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Commentary: We can't keep running the U.S. on a credit card

  • Story Highlights
  • Jason Chaffetz: Congress has a culture of unlimited government spending
  • He says we can't continue to run the country on a credit card
  • Chaffetz says he's seeking to find government programs which can be cut
  • He says he wants to help Obama go through budget line-by-line for cuts
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By Jason Chaffetz
Special to CNN
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Editor's Note: Rep. Jason Chaffetz, a Republican, represents the 3rd District of Utah in Congress and is appearing in's "Freshman Year" series, along with Rep. Jared Polis, a Democrat from Colorado.

Jason Chaffetz says he and his staff are aiming to identify wasteful government programs to cut.

Jason Chaffetz says he and his staff are aiming to identify wasteful government programs to cut.

(CNN) -- The United States Congress inhabits a very different world than the one I came from.

In state government, where I served as chief of staff to a governor, we had to make painful cuts if the budget didn't balance. In my district, people are frugal and, for the most part, uncomfortable with heavy debt loads. But here in Congress, there is a different culture.

Make no mistake -- I have been exceptionally grateful for the open arms and acceptance from the more senior members of Congress and I'm certainly not the only budget hawk here. But I think too many people in this town underestimate the level of fear and concern Americans share over budget issues. This was the No. 1 issue for voters in my district. On the whole, Congress is not getting the message.

For a freshmen legislator such as myself, this culture of unlimited budgets is extraordinary. The proper methodology is not necessarily a perpetuation of the status quo. And that is a good thing.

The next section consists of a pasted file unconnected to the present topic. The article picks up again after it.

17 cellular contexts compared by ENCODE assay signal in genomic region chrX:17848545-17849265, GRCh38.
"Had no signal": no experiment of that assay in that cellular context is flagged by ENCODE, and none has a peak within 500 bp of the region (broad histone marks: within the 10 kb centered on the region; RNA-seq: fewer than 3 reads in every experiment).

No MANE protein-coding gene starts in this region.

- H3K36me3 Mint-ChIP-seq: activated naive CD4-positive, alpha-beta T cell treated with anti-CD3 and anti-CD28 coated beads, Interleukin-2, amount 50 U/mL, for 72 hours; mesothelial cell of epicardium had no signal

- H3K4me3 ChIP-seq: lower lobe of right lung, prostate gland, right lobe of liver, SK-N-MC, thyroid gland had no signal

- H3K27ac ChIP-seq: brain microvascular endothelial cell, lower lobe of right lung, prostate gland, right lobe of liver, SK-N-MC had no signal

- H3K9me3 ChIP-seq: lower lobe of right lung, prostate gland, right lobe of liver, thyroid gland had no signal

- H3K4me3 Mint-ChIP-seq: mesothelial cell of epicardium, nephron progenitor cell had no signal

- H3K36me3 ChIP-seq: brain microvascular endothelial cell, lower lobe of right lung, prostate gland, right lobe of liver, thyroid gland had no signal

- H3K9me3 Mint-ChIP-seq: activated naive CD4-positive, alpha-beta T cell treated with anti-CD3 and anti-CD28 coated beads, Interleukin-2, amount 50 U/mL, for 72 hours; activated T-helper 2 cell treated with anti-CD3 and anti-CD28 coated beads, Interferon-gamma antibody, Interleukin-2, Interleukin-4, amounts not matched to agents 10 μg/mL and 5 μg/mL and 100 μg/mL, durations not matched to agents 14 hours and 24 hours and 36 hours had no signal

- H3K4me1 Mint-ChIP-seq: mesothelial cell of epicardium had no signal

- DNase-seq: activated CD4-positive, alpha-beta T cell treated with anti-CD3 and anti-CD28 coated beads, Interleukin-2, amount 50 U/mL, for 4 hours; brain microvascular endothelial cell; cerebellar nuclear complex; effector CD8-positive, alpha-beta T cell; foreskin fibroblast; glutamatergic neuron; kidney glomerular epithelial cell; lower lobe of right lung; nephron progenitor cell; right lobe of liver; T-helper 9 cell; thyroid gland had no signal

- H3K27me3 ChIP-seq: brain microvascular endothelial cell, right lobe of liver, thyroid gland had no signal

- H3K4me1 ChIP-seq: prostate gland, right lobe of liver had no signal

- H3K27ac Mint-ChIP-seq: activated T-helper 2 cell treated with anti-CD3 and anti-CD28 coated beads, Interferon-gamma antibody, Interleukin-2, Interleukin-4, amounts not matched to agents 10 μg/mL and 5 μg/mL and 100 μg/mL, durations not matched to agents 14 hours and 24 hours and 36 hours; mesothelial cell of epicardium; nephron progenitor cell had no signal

Although I have great respect for my colleagues on both sides of the aisle, I hope to make my long-term mark here in the fight to instill the principles of fiscal discipline, limited government, accountability and a strong national defense. No doubt every member of Congress is patriotic and cares deeply about our country. But there is a broad range of philosophy and methodology for achieving the greatness that is the United States of America. Some want to grow government. I'm here to ensure personal liberties by limiting government.

Now that I have settled in, my staff and I have rolled up our shirtsleeves and started working to minimize government interference in everyone's lives.

I want to remind Congress what my constituents already know: We cannot be all things to all people. In my opinion, we have to cut the size and scope of government. Further, we cannot continue to run this country on a credit card. We are racking up unimaginable and unsustainable debt. I was sent here to join those who would fight for accountability. That is my priority.

Consequently, my staff and I are working to identify ineffective and inefficient government programs that we no longer have the luxury of funding. Some of these programs have noble goals, but they don't pass the cost-benefit analysis. Others are more appropriately administered at the local level.

Starting a new program seems to be relatively easy compared to cutting something in the federal bureaucracy. It's much easier to be the party of "yes" than the party of "no" when it comes to spending in this town. But I didn't come here to take the easy path. There are nearly 1,200 federal programs. We can live without many of them. Such as a World War II era program that uses taxpayer dollars to subsidize mohair.

The president said he wants to go "line by line" to weed out unnecessary spending. I plan to give him some help. My constituents are more than willing to join the fight. In each of my offices we keep a binder full of business cards from people who visit our office. On the back of each card, the visitor has written one idea for making government smarter, smaller and more efficient. My staff continues to work with me to identify programs to put on the chopping block. I welcome suggestions!

I have no doubt that cutting something in government will be exceptionally difficult. There will be roadblocks at every turn. Washington is not known for shrinking. I often joke that a billion dollars is merely a rounding error here. But I firmly believe the American people are behind me. They want us to show fiscal restraint.

So, I take this as a personal challenge. Who knows how many years it will take to dismantle even the most basic of programs in such an entrenched bureaucracy? But I'm up for it. This is the fight my constituents sent me here to wage. Who's in?

The opinions expressed in this commentary are solely those of Jason Chaffetz.

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